CHIP | KUER 90.1



The Children’s Health Insurance Program, or CHIP, provides low-cost health coverage for around 20,000 kids in Utah each year. Senator Orrin Hatch helped create it in 1997 with Democratic Senator Edward Kennedy. It covers children in families that make too much money to qualify for Medicaid but who can’t afford private health insurance. This past September, federal funding for CHIP expired and Congress still hasn’t reauthorized it. KUER's Erik Neumann recently spoke with Lincoln Nehring, the CEO of Voices for Utah Children, to find out what’s at stake. 

A Utah lawmaker has proposed a bill that would restrict legal immigrant children from accessing health care through Medicaid and CHIP.


Congress left town for Christmas vacation after approving just enough money to fund the Children’s Health Insurance Program known as CHIP through March. That's left left many parents in Utah who depend on the program, like Sonja Reynolds. worried about what might be next.

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In Utah approximately 19,500 kids are on the Children’s Health Insurance Program, also known as CHIP. It provides coverage for uninsured kids in low-to-middle-income households. But so far, the reauthorization of that program has stalled in Congress.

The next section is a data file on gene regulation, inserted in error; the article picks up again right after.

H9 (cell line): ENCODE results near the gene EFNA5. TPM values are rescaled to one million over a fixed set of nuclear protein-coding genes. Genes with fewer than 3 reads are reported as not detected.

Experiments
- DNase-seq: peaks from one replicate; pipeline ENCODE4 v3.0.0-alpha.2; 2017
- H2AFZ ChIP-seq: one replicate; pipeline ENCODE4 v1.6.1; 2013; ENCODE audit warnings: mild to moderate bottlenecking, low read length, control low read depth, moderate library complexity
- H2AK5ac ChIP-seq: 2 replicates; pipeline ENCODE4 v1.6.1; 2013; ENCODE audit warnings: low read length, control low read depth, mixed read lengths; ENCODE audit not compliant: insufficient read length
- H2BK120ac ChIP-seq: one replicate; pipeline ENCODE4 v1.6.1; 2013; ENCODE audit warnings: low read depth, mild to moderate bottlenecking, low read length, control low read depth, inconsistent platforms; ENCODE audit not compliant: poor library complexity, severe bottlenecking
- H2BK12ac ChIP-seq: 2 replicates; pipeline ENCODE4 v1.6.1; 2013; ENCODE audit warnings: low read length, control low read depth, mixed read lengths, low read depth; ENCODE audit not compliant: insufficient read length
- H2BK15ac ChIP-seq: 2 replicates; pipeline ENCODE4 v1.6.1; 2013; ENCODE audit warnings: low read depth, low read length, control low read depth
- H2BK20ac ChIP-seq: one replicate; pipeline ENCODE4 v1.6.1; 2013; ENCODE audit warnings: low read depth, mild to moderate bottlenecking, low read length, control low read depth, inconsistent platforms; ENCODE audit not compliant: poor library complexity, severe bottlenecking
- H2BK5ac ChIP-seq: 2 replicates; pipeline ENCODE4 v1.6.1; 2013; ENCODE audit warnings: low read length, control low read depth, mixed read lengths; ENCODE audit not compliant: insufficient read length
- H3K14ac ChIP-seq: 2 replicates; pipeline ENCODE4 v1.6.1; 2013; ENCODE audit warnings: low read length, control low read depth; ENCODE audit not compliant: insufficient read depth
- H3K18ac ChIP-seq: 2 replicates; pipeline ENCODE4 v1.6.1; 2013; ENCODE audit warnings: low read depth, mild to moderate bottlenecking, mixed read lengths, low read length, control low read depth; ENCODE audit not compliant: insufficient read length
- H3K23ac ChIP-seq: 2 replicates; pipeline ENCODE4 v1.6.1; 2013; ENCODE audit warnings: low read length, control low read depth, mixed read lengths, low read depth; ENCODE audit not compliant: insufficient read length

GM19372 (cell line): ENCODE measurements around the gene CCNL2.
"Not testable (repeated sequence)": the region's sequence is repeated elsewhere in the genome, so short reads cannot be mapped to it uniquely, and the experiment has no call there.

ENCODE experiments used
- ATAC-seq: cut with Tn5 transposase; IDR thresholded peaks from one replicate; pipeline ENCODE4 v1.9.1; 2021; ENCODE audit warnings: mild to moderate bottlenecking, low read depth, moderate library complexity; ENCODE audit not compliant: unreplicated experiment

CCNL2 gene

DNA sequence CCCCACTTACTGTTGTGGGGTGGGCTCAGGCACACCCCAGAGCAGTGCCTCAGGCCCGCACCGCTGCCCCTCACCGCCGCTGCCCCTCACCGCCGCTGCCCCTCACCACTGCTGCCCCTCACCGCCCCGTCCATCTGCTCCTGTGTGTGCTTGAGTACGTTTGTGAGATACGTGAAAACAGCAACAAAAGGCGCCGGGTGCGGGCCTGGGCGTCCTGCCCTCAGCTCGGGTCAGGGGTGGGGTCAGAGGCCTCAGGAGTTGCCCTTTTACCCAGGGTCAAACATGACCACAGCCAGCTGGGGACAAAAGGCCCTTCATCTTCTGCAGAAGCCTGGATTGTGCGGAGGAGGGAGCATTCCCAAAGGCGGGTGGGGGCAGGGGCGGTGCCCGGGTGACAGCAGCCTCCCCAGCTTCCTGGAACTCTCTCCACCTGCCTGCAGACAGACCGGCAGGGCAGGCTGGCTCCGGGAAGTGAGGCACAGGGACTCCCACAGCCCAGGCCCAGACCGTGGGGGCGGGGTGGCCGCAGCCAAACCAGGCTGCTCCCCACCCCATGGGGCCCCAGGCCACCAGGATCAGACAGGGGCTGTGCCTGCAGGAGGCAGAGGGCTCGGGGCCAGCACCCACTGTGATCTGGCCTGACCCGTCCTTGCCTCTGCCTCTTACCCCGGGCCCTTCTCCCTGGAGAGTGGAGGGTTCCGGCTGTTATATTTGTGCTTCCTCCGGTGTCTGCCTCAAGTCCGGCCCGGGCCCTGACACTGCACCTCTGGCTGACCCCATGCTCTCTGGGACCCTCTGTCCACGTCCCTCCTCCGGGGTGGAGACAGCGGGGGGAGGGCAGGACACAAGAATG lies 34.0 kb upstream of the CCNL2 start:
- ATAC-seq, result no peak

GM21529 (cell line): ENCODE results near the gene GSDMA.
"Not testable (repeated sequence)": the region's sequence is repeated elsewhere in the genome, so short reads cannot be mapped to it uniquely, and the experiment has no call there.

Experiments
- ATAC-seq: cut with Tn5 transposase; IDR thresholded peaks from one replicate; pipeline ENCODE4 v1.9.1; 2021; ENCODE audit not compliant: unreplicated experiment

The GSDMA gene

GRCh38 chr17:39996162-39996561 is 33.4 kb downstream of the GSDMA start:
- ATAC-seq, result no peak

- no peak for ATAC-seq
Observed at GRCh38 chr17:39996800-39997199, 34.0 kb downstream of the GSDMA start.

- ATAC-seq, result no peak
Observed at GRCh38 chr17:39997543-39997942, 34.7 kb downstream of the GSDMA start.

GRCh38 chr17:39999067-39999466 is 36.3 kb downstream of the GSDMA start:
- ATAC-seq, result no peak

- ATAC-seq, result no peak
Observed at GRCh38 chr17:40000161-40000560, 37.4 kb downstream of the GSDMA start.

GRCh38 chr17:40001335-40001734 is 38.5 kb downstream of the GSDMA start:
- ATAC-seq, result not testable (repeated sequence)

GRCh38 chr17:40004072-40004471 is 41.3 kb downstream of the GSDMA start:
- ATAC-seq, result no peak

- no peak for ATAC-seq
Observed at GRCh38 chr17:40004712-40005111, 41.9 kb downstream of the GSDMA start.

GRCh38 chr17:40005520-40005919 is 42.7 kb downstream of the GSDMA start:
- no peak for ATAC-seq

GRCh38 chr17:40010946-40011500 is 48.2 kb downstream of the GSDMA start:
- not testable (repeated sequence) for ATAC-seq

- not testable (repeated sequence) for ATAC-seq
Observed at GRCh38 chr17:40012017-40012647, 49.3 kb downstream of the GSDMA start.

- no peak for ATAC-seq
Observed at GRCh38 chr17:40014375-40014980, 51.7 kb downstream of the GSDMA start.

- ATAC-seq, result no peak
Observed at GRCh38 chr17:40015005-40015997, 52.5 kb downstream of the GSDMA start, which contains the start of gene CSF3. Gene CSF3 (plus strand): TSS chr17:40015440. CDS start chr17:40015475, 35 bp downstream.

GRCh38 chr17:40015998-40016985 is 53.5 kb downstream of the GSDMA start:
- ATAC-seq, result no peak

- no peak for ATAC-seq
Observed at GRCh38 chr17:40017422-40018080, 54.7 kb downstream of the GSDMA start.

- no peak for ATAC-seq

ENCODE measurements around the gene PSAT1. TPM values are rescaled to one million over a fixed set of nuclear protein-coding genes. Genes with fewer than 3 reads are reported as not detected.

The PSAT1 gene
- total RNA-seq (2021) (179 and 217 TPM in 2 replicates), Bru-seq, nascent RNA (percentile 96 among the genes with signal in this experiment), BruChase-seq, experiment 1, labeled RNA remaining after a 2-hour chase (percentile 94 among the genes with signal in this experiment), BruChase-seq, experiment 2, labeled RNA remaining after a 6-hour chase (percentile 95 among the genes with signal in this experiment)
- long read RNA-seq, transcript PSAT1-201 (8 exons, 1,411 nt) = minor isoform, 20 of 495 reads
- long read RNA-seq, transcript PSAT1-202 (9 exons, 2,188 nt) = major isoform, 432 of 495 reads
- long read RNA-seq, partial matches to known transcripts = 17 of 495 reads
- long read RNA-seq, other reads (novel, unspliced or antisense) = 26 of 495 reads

Screenshot / U.S. Senate

Funding for the federal Children’s Health Insurance Program, or CHIP, expired last week. Utah Sen. Orrin Hatch helped create the program for low-income children in the 1990s.

Utah has been awarded 5.4 million dollars from the federal government for its efforts to get more children covered by health insurance. The performance bonus comes from the Children’s Health Insurance Program Reauthorization Act of 2009. For the second year in a row, Utah is one of 23 states to receive it. But some advocacy groups say there are still too many uninsured Utah children.